France's populist party just had its best electoral night ever. In the first round of regional elections on Sunday, the National Front (FN) came in first in six out of 14 regions, topping 40 percent of the score in two. Marine Le Pen, the FN's president, is riding high. But many are looking at her niece. And not just because she is young and, let's face it, beautiful. She may be the most interesting politician in France.
Let's get the obvious out of the way first. Marion Maréchal-Le Pen, who heads the FN's list in the South of France's Provence-Alpes Côte d'Azur, where the FN had its best score, is the niece of Marine Le Pen and granddaughter of Jean-Marie Le Pen, the longtime party leader. If she looks barely out of school, it's because she is. At 22, she was the youngest person ever elected to Parliament in the country's history; she even dropped out of a graduate program to fulfill her duties. Now 25, she is poised to be president of one of France's most significant regions.
But it would be a mistake to attribute her rise merely to her last name and good looks. She is a fierce debater and talented campaigner. And she has shown very strong political sense.
At this point, it is worth rehearsing the FN's history. The anti-semitic and racist outbursts, and general extremism, of its founder and president Jean-Marie Le Pen had put a ceiling on the party's support. Marine Le Pen sought to break that ceiling by moving away from racist rhetoric and social issues (except immigration and crime, of course) and embracing a populist, anti-globalization, pro-government message on economics. This strategy came to a Shakespearean height when Le Pen père gave interviews to fringe far-right magazines with outspokenly racist comments, and Le Pen fille decided to not only remove him from his honorary chairmanship, but have him expelled outright from the party he founded. ("It is never pleasant to be murdered by one's own daughter," Jean-Marie dryly commented at one point.)
This strategy, combined with Marine's own political and rhetorical skill, has produced clear gains in the polls, and last night's results certainly ought to silence her critics. But she does have critics — many in the FN's old guard who resent her new direction for the party.
Enter Marion. Unlike her aunt, she is unashamed to be on good terms with her grandfather (although she disavows his racist comments). She has focused on the issues that the FN's old guard emphasize. But it goes beyond that.
Marion is outspoken about her Catholic worldview, in a country where that is strange for any politician; even the FN's official line is that it is a defender not of Christian values, but of French laïcité against Muslim influence. Marion is unapologetic about her stance on social issues: She opposes abortion, even as the FN has softened its (never very hard) stance on the issue, and has stated forthrightly that if elected to head her region, she would cut off funding to Planned Parenthood (Marine disavowed those comments).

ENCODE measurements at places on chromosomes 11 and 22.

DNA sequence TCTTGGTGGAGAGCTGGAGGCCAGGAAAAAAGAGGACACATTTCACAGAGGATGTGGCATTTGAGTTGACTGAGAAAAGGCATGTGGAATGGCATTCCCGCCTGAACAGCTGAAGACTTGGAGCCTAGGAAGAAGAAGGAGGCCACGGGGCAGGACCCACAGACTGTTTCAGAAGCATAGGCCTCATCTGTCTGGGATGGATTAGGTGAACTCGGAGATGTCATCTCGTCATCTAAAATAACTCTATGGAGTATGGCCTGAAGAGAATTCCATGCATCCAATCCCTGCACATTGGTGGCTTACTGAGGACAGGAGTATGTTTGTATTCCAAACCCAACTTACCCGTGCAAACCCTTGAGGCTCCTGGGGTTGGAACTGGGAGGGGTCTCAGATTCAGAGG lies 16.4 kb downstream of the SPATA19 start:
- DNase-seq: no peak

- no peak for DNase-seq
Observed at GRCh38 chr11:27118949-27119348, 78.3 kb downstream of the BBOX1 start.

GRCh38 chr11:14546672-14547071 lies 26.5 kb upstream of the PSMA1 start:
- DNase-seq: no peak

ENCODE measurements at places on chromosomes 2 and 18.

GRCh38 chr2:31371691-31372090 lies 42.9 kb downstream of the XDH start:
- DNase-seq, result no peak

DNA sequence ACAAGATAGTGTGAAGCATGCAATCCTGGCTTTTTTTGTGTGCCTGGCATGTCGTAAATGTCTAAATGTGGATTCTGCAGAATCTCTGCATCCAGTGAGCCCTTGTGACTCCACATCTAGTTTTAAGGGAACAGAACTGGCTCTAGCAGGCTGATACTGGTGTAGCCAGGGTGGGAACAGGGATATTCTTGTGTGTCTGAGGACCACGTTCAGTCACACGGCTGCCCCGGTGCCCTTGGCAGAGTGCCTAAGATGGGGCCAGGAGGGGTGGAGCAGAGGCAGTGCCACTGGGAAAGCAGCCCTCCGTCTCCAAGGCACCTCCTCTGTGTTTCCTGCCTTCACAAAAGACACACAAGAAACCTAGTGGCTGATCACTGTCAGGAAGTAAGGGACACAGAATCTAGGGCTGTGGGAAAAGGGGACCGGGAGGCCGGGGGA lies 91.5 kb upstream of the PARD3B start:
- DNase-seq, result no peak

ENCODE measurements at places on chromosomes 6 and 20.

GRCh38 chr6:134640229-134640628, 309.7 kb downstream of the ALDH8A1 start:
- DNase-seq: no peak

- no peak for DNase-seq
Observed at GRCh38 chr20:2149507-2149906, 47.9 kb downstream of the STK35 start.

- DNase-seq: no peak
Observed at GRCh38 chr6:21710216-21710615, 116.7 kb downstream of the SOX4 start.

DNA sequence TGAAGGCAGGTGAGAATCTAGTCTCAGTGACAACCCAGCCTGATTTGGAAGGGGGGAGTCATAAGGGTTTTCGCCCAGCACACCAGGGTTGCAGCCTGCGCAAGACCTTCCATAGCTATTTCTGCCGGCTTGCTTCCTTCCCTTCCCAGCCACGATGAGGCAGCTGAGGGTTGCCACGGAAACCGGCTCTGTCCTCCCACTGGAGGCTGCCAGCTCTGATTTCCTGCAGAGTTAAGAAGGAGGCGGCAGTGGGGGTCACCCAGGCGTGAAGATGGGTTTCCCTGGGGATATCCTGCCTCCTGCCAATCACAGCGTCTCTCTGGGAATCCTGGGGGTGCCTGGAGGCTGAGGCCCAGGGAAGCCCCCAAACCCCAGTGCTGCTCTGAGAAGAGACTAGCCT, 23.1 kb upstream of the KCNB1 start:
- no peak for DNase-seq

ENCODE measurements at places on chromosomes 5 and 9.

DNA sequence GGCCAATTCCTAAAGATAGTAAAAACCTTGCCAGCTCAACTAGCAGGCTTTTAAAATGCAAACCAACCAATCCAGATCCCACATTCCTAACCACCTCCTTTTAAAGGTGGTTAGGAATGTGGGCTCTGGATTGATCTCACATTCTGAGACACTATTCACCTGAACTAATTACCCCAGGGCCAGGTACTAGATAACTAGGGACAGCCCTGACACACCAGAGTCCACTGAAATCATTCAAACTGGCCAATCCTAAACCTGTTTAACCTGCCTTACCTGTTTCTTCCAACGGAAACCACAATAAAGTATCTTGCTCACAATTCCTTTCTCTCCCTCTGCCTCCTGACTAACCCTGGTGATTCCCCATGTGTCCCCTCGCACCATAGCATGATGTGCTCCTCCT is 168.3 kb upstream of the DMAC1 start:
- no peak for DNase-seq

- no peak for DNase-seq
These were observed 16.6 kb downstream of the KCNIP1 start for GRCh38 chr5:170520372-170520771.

She has also bucked her party on economics. She is unashamed of being pro-business and pro-free markets, again a tremendous oddity in France. She founded a group called Cardinal to solicit policy proposals from business owners.
She is, in other words, the closest thing to a U.S.-style conservative in France.
Which is exactly the sort of politics that has never worked in France, going as it does against nearly every sacred cow of contemporary French politics — religion in public life, moralism on social issues, the role of the market. And yet Marion keeps winning.
Politically, this strategy is very deft. If Marine's strategy succeeds, Marion is no longer just a last name and a pretty face, but the head of a constituency that must be appeased. And if it fails, Marion looks like a leader-in-waiting.
But the implications may be much broader. France had the stirrings of a "free market populist" movement with the Pigeon uprising of business owners and independent contractors revolting against high taxes. More importantly, France is a fiercely secular and libertine country — but nonetheless one where more than a million people marched against a same-sex marriage bill, and one where an assertive Catholicism is slowly but surely surging.
It's still an open question how this will impact French politics, if at all. Will France's Catholic revival produce a revanchist, identity politics-driven Christian right? Will it just provide fuel for France's main right-wing parties, which care nothing for the issues dear to Catholics ? Will it provide a template for a new engagement in politics? Or will this revival of social conservatism, combined with outrage at high taxes, debts, and deficits, produce a kind of French version of the Tea Party?
(Full disclosure: I'm a French Catholic who is conservative on social issues and supports the free markets, but fears the politicization of the Church and disagrees with the FN's positions on immigration and dislikes its rhetoric. I have, obviously, very mixed feelings about all this.)
In such fluid circumstances, savvy and charismatic politicians can make a difference, and turn an inchoate constituency into a movement. Perhaps that is Marion's bet. If so, for good or for ill, she's the most interesting politician in France.